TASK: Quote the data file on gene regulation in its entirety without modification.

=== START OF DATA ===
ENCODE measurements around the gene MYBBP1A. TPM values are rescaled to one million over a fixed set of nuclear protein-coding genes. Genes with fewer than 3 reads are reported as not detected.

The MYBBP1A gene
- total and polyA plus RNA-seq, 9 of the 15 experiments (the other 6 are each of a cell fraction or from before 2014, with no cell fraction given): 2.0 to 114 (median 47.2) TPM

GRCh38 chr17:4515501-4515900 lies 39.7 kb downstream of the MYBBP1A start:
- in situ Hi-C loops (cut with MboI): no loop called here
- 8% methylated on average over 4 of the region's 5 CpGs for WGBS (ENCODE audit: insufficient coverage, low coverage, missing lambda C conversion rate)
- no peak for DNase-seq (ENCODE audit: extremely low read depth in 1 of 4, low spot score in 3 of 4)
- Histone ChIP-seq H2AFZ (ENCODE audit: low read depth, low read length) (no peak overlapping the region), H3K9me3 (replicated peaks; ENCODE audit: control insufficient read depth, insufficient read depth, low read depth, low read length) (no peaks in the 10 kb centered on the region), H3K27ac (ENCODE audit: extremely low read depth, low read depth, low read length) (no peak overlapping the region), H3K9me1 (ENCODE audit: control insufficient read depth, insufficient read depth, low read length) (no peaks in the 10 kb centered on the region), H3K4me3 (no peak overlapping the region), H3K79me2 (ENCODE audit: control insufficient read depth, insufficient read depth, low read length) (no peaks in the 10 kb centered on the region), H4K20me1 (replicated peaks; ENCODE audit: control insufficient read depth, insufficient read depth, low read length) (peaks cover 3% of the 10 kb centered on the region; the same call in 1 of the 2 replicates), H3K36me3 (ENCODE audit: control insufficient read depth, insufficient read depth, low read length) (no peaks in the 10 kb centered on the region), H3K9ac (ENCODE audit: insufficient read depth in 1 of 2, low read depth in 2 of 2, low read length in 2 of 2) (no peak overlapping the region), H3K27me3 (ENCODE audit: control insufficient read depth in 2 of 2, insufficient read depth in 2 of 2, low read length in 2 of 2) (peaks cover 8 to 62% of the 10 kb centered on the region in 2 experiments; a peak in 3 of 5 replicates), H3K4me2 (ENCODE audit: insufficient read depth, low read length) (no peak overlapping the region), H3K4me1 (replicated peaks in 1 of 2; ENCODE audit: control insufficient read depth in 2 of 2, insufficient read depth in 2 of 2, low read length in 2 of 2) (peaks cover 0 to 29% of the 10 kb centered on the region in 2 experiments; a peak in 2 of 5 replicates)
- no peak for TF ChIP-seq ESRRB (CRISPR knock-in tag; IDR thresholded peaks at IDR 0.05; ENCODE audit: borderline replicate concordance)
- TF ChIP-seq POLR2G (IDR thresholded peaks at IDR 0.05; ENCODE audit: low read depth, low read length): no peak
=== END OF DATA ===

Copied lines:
ENCODE measurements around the gene MYBBP1A. TPM values are rescaled to one million over a fixed set of nuclear protein-coding genes. Genes with fewer than 3 reads are reported as not detected.

The MYBBP1A gene
- total and polyA plus RNA-seq, 9 of the 15 experiments (the other 6 are each of a cell fraction or from before 2014, with no cell fraction given): 2.0 to 114 (median 47.2) TPM

GRCh38 chr17:4515501-4515900 lies 39.7 kb downstream of the MYBBP1A start:
- in situ Hi-C loops (cut with MboI): no loop called here
- 8% methylated on average over 4 of the region's 5 CpGs for WGBS (ENCODE audit: insufficient coverage, low coverage, missing lambda C conversion rate)
- no peak for DNase-seq (ENCODE audit: extremely low read depth in 1 of 4, low spot score in 3 of 4)
- Histone ChIP-seq H2AFZ (ENCODE audit: low read depth, low read length) (no peak overlapping the region), H3K9me3 (replicated peaks; ENCODE audit: control insufficient read depth, insufficient read depth, low read depth, low read length) (no peaks in the 10 kb centered on the region), H3K27ac (ENCODE audit: extremely low read depth, low read depth, low read length) (no peak overlapping the region), H3K9me1 (ENCODE audit: control insufficient read depth, insufficient read depth, low read length) (no peaks in the 10 kb centered on the region), H3K4me3 (no peak overlapping the region), H3K79me2 (ENCODE audit: control insufficient read depth, insufficient read depth, low read length) (no peaks in the 10 kb centered on the region), H4K20me1 (replicated peaks; ENCODE audit: control insufficient read depth, insufficient read depth, low read length) (peaks cover 3% of the 10 kb centered on the region; the same call in 1 of the 2 replicates), H3K36me3 (ENCODE audit: control insufficient read depth, insufficient read depth, low read length) (no peaks in the 10 kb centered on the region), H3K9ac (ENCODE audit: insufficient read depth in 1 of 2, low read depth in 2 of 2, low read length in 2 of 2) (no peak overlapping the region), H3K27me3 (ENCODE audit: control insufficient read depth in 2 of 2, insufficient read depth in 2 of 2, low read length in 2 of 2) (peaks cover 8 to 62% of the 10 kb centered on the region in 2 experiments; a peak in 3 of 5 replicates), H3K4me2 (ENCODE audit: insufficient read depth, low read length) (no peak overlapping the region), H3K4me1 (replicated peaks in 1 of 2; ENCODE audit: control insufficient read depth in 2 of 2, insufficient read depth in 2 of 2, low read length in 2 of 2) (peaks cover 0 to 29% of the 10 kb centered on the region in 2 experiments; a peak in 2 of 5 replicates)
- no peak for TF ChIP-seq ESRRB (CRISPR knock-in tag; IDR thresholded peaks at IDR 0.05; ENCODE audit: borderline replicate concordance)
- TF ChIP-seq POLR2G (IDR thresholded peaks at IDR 0.05; ENCODE audit: low read depth, low read length): no peak